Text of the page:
Specifically, Bluetooth communications can be encrypted over the air—interface and authentication measures are built in to the communications establishment process. The frequency-hopping nature of Bluetooth spread spectrum communication itself offers a degree of protection against eavesdropping because only receivers that know the frequency-hopping pattern can correctly interpret the packets. Some of the higher layers of the protocol stack also include their own security measures, and application developers are free to incorporate even more robust security at the application layer, if deemed necessary. Security is rightly a concern of many device end users, especially in the wireless realm, and the SIG recognizes this and has developed a specification and a white paper (both available at http://www.bluetooth.com/) that address security at some length.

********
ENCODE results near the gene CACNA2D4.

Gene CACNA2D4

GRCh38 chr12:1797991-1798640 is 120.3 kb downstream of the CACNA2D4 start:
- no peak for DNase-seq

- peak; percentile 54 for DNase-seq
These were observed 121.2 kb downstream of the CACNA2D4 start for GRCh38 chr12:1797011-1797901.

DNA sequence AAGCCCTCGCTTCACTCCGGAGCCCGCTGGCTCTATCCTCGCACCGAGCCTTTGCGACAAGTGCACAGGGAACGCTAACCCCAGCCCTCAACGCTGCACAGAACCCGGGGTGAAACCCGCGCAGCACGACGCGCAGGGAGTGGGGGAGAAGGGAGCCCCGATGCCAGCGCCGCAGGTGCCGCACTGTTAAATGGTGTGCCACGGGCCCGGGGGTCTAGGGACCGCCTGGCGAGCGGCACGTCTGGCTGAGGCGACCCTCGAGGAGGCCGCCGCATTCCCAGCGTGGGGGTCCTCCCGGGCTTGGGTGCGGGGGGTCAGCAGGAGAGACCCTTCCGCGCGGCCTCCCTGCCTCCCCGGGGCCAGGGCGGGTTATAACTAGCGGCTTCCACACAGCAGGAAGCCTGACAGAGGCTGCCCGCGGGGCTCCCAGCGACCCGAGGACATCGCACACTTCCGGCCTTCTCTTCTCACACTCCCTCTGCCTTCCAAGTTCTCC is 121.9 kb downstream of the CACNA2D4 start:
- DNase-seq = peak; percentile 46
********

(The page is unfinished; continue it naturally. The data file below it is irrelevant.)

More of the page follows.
If these Bluetooth devices can start talking to each other automatically when they're in proximity, won't the spectrum be overloaded in densely packed areas such as airports and conference halls?

Bluetooth communication is based upon proximity networking, and scenarios are possible in which Bluetooth devices could automatically establish communication when they come into proximity of each other. However, such operation needs to be explicitly enabled and is usually an application and often an end-user selection.